Monday, 9 April 2012

Rattus norvegicus

Water voles are not the only small brown furry mammal found in the water ways of Oxfordshire - on many occasions it is more likely to be a brown rat.
They are so abundant it is hard to believe that they are not native, having originated in the far east, they were only first recorded in the UK in the 1970's.
One of the reasons they are so common is that they are prolific breeders, a female can have up to 10 litters per year (water voles have at most 4)  and each litter can consist of up to 9 young (whilst a water vole has only 6 per litter) - hence (with the right conditions and sufficient food)  a female rat can produce nearly 100 young in a year.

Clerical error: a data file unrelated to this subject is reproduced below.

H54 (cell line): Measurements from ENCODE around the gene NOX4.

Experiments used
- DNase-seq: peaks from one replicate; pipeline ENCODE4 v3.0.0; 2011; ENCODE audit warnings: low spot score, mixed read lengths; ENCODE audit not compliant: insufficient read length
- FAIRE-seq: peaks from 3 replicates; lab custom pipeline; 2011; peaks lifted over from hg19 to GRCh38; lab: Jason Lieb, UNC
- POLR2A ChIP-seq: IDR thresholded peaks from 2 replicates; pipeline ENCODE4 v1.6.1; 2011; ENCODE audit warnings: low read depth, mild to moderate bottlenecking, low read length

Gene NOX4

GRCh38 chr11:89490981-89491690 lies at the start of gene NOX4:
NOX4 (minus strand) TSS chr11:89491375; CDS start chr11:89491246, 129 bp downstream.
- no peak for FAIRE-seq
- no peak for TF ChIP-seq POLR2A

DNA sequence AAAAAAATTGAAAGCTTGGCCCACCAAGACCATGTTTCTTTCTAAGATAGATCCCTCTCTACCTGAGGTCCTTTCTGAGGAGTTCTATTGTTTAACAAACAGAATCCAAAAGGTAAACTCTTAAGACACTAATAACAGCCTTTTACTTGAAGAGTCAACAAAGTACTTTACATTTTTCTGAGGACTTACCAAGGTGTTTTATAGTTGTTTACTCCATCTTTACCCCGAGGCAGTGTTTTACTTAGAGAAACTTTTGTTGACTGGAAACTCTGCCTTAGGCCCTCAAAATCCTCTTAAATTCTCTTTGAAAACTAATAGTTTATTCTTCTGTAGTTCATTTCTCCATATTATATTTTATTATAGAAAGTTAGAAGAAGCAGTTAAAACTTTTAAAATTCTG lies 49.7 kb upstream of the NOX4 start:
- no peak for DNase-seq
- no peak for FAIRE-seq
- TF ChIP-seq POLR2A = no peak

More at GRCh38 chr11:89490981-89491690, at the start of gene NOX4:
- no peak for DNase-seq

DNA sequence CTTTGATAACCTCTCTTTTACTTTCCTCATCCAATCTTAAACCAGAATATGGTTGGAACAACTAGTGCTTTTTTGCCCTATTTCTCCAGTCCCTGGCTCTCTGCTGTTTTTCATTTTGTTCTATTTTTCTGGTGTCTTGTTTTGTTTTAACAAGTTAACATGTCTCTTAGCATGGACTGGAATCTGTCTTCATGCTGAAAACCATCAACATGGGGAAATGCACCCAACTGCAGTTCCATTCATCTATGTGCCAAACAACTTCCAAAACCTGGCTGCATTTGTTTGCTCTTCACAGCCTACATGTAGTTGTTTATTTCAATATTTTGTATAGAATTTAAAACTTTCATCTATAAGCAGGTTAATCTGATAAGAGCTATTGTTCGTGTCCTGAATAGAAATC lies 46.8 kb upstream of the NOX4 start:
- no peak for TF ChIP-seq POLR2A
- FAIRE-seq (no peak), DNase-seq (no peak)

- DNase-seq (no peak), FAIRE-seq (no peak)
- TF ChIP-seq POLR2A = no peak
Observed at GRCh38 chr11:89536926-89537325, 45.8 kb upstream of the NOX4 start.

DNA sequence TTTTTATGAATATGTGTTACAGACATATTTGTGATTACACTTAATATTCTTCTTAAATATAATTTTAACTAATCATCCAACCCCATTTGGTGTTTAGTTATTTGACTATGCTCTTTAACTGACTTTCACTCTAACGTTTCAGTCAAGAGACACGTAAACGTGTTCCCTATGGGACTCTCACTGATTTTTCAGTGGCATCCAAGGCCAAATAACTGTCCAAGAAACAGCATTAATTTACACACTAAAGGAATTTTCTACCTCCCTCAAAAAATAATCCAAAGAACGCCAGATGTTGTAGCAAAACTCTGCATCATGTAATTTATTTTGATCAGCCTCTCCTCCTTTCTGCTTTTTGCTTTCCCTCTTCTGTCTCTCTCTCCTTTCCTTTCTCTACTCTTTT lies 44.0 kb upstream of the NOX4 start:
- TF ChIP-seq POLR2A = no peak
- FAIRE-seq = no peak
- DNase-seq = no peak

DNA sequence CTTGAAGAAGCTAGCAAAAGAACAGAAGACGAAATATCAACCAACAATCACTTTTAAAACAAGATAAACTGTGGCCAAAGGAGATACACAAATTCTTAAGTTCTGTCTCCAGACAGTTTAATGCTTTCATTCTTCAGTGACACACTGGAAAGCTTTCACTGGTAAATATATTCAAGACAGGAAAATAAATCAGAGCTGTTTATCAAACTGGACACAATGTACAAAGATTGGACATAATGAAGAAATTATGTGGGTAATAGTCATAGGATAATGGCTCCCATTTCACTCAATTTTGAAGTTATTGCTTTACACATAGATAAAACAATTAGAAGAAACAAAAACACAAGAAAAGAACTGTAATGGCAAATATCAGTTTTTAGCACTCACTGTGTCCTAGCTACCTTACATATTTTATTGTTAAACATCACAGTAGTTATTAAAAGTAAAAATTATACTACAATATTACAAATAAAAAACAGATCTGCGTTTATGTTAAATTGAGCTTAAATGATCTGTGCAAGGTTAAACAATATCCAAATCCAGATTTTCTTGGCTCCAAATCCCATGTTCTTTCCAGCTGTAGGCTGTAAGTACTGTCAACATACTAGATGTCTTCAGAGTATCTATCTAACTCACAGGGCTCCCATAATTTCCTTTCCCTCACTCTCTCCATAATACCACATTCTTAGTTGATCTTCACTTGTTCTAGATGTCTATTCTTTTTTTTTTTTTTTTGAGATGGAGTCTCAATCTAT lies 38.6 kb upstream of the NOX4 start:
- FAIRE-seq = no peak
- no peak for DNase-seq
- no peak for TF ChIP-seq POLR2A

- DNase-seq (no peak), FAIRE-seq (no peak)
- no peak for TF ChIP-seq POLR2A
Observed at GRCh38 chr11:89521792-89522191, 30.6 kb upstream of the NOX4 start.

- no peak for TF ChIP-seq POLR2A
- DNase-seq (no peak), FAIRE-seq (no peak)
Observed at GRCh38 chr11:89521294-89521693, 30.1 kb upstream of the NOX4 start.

They are often considered a pest as they spread several diseases - salmonella & leptospirosis (Weil's disease) - hence it pays to be careful when doing water vole surveys.
Despite this, it always entertaining to watch a rat (they are very intelligent and can make good pets), even if - like this one - they are seen  entering burrows, maybe seeking out young water voles, one of it's many sources of food - another thing which makes them so omnipresent

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